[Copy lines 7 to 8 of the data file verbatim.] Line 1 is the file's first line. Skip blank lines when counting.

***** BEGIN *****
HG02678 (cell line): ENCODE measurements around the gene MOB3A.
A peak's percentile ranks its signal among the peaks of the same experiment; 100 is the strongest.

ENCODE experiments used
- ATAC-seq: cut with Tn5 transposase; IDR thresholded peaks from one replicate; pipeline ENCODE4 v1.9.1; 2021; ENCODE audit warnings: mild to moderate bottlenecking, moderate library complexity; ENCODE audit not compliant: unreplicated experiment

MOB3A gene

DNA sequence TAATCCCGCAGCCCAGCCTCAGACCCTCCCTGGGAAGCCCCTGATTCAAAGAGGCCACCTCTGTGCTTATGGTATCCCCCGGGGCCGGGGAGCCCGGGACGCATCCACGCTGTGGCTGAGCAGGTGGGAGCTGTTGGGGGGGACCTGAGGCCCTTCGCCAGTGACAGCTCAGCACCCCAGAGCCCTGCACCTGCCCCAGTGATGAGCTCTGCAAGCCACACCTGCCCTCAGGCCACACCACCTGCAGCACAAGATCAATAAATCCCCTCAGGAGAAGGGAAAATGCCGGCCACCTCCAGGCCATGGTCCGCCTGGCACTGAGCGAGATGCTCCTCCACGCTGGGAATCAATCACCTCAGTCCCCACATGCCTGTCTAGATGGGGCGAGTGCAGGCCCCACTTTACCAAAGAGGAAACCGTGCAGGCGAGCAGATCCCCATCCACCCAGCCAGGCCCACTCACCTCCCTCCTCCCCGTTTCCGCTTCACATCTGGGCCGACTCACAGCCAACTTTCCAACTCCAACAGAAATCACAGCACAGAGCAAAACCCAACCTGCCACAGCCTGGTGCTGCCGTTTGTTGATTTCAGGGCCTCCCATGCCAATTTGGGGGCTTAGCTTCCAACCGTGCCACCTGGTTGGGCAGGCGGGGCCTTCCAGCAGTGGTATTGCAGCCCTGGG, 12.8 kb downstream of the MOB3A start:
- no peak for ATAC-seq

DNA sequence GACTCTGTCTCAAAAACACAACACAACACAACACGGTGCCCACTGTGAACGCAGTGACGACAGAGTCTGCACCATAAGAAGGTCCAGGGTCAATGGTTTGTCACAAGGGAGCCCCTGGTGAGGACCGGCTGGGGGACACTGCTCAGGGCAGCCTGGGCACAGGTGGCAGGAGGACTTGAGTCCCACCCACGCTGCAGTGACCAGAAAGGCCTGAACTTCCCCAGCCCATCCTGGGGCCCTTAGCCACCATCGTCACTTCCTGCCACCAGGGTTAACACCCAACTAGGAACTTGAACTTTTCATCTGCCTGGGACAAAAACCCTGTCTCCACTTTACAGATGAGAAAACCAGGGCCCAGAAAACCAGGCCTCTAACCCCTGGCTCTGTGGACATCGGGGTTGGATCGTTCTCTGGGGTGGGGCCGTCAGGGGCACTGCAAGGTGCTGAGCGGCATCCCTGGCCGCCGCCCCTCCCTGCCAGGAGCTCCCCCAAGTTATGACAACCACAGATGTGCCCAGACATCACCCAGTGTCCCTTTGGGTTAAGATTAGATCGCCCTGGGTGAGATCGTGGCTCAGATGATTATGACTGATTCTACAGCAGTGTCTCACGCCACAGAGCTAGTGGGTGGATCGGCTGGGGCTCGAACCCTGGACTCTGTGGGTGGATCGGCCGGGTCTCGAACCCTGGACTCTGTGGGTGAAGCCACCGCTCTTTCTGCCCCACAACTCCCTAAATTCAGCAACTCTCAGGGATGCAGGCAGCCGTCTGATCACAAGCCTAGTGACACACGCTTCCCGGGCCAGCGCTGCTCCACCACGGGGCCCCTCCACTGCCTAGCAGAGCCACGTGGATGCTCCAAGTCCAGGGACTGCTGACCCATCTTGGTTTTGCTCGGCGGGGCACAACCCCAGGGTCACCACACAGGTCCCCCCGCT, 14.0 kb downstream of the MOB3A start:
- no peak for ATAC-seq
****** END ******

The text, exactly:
- no peak for ATAC-seq

DNA sequence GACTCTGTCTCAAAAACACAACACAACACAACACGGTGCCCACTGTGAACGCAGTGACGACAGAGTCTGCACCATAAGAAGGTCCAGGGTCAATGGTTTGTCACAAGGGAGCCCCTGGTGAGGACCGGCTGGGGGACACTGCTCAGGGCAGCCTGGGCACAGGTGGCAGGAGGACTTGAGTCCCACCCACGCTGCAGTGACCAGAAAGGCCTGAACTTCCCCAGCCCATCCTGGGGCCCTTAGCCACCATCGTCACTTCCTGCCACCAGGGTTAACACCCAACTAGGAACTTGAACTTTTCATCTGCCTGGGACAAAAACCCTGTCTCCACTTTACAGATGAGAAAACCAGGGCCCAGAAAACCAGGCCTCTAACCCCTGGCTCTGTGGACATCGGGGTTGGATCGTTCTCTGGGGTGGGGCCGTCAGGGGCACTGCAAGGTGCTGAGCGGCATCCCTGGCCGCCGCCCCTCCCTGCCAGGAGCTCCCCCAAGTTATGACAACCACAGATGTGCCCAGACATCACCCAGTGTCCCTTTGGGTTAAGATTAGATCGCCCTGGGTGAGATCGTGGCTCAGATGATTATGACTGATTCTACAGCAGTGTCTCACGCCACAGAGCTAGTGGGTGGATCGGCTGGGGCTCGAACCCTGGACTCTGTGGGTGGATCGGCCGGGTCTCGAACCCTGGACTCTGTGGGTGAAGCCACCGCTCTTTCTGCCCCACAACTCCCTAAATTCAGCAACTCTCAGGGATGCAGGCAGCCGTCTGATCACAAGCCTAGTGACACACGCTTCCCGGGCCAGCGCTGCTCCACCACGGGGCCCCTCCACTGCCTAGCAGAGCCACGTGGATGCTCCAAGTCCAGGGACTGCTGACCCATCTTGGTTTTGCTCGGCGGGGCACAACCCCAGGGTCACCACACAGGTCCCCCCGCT, 14.0 kb downstream of the MOB3A start: